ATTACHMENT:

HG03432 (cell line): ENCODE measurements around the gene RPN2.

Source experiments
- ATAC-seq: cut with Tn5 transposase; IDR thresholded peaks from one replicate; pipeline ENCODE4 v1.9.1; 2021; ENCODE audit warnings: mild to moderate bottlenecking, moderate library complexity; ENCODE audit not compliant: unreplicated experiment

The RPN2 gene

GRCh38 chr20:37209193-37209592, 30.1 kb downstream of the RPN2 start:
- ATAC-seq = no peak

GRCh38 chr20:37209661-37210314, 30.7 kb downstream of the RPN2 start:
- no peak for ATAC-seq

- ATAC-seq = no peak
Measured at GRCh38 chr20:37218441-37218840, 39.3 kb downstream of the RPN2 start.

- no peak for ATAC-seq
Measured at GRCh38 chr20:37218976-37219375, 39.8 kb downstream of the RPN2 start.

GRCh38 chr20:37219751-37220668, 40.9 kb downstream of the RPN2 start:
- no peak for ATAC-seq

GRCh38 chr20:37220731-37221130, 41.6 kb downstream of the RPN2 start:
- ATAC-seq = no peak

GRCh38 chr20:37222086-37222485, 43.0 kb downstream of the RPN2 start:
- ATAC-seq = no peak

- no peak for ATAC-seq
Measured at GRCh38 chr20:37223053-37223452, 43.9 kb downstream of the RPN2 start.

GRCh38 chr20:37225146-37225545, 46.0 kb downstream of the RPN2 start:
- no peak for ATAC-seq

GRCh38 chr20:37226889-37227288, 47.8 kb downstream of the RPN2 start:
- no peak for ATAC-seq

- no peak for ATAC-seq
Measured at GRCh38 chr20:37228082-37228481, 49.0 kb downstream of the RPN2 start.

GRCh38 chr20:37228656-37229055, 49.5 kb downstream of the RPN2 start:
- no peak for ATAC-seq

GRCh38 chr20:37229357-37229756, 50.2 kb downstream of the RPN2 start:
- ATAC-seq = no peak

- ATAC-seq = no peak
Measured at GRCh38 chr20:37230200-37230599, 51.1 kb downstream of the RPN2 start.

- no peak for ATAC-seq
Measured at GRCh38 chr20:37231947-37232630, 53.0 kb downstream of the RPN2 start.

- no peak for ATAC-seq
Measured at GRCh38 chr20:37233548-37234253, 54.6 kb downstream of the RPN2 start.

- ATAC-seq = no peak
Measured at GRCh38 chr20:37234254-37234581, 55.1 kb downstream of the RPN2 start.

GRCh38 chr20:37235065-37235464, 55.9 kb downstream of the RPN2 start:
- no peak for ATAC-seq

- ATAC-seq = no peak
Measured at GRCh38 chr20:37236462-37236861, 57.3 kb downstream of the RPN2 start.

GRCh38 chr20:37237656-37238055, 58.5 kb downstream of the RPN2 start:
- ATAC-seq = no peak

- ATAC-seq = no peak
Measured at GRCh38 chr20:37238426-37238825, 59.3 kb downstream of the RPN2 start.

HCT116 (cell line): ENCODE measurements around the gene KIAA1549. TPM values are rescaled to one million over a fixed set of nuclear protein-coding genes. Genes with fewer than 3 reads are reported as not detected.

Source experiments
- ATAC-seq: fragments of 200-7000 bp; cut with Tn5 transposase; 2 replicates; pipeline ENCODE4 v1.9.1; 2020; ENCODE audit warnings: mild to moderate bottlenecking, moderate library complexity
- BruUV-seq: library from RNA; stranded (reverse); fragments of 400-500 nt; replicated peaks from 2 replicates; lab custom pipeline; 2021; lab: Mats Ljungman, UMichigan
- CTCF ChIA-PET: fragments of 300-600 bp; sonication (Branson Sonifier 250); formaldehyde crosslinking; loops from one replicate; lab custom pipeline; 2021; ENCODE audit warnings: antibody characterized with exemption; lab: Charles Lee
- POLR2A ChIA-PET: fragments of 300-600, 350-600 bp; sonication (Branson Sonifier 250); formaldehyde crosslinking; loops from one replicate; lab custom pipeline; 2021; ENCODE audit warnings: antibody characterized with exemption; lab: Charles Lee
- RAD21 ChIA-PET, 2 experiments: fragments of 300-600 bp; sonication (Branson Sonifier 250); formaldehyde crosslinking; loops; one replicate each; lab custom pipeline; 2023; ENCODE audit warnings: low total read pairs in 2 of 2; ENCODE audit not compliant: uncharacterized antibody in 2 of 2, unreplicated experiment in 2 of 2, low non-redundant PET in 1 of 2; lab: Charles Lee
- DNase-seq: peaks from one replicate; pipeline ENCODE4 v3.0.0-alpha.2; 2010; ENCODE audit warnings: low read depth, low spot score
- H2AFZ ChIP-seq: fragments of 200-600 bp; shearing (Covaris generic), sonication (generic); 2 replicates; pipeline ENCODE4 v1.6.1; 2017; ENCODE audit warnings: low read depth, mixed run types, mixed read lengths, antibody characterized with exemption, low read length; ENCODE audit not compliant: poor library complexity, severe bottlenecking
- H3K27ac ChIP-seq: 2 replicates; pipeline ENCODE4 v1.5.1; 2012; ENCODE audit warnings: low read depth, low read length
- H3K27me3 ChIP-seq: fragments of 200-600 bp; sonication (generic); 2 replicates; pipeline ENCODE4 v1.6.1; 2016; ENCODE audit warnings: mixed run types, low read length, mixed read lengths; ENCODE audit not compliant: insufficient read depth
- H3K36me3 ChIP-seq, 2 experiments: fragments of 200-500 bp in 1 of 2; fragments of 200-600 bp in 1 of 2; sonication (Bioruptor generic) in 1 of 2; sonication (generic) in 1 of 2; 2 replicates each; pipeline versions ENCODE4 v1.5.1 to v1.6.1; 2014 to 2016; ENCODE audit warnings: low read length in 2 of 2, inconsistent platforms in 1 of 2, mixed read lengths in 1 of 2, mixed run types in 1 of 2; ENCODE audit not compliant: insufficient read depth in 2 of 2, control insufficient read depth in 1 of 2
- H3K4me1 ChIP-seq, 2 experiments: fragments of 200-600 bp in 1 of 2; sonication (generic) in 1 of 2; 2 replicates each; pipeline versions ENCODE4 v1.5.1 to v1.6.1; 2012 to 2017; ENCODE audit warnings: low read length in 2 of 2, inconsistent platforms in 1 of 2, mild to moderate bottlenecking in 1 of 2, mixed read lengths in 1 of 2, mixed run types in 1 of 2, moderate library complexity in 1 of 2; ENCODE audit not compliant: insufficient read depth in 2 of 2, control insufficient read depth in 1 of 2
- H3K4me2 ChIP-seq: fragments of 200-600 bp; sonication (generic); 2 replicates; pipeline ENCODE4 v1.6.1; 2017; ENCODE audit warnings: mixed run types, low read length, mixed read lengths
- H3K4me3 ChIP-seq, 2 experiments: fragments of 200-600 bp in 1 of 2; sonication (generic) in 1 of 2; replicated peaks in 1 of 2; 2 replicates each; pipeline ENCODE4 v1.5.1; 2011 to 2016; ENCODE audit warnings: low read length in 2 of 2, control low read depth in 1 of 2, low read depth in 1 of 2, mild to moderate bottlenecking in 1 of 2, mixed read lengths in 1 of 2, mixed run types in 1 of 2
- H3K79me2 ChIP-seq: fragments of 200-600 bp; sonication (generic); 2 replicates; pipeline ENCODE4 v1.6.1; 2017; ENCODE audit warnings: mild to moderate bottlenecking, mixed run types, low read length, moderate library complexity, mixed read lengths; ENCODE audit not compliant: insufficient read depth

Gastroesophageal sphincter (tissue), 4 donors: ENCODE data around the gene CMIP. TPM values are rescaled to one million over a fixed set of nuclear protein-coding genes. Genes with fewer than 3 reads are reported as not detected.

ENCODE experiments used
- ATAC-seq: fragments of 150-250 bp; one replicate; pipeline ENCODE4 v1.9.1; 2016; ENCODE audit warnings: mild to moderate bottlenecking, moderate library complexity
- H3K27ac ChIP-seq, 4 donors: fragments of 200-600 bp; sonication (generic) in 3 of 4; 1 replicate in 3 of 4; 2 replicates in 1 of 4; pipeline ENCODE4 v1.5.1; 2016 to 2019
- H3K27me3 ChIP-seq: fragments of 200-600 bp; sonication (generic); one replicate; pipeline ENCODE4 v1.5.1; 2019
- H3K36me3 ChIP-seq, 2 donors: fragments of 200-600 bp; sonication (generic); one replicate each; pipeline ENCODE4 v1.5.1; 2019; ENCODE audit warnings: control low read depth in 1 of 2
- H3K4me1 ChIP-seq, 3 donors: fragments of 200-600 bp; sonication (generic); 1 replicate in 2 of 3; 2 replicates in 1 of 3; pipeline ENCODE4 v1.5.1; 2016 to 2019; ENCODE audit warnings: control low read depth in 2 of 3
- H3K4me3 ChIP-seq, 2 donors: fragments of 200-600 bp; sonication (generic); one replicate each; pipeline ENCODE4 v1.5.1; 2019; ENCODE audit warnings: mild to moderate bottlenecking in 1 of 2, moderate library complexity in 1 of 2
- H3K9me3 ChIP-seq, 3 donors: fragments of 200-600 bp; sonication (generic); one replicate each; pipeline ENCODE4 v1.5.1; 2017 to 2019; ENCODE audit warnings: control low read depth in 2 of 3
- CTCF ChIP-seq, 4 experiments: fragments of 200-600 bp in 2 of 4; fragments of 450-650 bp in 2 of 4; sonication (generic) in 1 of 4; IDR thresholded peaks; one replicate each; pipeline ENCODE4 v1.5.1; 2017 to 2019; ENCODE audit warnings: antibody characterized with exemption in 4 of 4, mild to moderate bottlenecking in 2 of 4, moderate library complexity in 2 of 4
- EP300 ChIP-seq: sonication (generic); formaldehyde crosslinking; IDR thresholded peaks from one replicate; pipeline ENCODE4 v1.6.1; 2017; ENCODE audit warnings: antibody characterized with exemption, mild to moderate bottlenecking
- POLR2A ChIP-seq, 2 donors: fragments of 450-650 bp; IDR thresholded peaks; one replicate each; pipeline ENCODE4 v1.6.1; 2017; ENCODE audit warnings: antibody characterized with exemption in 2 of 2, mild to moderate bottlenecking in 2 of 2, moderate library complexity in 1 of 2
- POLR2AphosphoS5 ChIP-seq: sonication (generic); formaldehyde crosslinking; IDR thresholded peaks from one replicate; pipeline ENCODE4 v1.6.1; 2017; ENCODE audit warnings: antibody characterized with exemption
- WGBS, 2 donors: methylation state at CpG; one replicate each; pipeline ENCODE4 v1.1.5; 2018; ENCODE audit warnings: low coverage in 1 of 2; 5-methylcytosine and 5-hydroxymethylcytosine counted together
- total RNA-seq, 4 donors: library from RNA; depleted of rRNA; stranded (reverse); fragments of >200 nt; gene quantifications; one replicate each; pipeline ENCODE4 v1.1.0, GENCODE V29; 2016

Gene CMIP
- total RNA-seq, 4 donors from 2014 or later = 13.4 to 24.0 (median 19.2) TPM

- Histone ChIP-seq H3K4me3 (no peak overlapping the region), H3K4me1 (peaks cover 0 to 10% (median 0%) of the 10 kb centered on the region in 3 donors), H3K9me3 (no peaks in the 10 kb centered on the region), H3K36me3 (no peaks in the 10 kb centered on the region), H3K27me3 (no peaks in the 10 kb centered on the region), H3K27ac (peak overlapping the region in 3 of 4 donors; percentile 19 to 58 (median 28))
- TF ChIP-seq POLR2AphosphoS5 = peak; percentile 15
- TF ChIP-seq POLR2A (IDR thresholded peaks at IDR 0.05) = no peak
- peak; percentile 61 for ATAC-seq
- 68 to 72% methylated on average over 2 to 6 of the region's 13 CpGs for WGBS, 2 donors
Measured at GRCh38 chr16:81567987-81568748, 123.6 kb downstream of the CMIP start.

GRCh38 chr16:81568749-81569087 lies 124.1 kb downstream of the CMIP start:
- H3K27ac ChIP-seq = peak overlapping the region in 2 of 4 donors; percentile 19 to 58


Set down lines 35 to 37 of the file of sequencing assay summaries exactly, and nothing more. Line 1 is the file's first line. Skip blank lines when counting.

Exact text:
- no peak for ATAC-seq
Measured at GRCh38 chr20:37233548-37234253, 54.6 kb downstream of the RPN2 start.

- ATAC-seq = no peak